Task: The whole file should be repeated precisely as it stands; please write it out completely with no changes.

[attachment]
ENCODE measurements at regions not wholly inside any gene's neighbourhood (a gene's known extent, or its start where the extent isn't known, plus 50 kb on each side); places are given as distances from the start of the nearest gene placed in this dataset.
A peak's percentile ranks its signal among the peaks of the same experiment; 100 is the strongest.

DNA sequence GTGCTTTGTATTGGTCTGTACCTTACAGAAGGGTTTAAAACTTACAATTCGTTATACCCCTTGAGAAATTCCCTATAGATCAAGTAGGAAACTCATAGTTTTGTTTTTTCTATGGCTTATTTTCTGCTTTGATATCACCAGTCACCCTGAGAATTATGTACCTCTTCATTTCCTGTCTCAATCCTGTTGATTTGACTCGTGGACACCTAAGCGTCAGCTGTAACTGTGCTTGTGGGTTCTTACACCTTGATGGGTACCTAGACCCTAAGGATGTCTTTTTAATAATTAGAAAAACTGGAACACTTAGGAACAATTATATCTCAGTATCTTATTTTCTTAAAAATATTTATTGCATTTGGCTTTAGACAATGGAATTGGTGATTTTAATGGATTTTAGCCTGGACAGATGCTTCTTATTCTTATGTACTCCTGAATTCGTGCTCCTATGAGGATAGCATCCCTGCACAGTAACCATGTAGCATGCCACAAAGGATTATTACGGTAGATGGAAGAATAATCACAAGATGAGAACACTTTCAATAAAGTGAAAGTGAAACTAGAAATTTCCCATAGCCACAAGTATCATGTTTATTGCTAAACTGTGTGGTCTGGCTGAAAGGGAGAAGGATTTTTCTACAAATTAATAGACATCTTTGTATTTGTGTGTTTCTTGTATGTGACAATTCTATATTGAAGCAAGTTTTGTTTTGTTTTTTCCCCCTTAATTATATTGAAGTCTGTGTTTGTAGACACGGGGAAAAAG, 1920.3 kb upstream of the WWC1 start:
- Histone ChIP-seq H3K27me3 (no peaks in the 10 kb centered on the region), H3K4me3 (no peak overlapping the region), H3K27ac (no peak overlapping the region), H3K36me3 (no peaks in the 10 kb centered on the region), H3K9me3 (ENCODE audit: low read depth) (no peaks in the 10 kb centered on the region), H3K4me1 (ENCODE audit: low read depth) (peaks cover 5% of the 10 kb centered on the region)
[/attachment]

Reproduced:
ENCODE measurements at regions not wholly inside any gene's neighbourhood (a gene's known extent, or its start where the extent isn't known, plus 50 kb on each side); places are given as distances from the start of the nearest gene placed in this dataset.
A peak's percentile ranks its signal among the peaks of the same experiment; 100 is the strongest.

DNA sequence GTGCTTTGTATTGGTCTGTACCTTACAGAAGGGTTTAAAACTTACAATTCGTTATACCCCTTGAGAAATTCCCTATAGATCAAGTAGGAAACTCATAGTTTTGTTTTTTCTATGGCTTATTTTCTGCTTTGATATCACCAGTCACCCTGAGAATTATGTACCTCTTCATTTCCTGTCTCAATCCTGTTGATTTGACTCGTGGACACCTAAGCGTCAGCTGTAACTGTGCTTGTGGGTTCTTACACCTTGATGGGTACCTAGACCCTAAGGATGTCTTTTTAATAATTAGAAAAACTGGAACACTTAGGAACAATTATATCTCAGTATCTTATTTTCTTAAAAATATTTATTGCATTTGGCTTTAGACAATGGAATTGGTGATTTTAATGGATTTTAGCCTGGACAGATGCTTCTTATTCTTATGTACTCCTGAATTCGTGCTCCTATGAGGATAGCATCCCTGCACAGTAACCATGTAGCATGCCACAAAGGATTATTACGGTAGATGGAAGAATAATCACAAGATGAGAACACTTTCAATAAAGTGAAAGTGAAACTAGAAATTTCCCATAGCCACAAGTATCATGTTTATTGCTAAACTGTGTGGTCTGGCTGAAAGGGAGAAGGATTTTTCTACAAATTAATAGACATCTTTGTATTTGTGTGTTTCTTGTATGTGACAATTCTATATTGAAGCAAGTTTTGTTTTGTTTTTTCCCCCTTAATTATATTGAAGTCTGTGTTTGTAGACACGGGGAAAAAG, 1920.3 kb upstream of the WWC1 start:
- Histone ChIP-seq H3K27me3 (no peaks in the 10 kb centered on the region), H3K4me3 (no peak overlapping the region), H3K27ac (no peak overlapping the region), H3K36me3 (no peaks in the 10 kb centered on the region), H3K9me3 (ENCODE audit: low read depth) (no peaks in the 10 kb centered on the region), H3K4me1 (ENCODE audit: low read depth) (peaks cover 5% of the 10 kb centered on the region)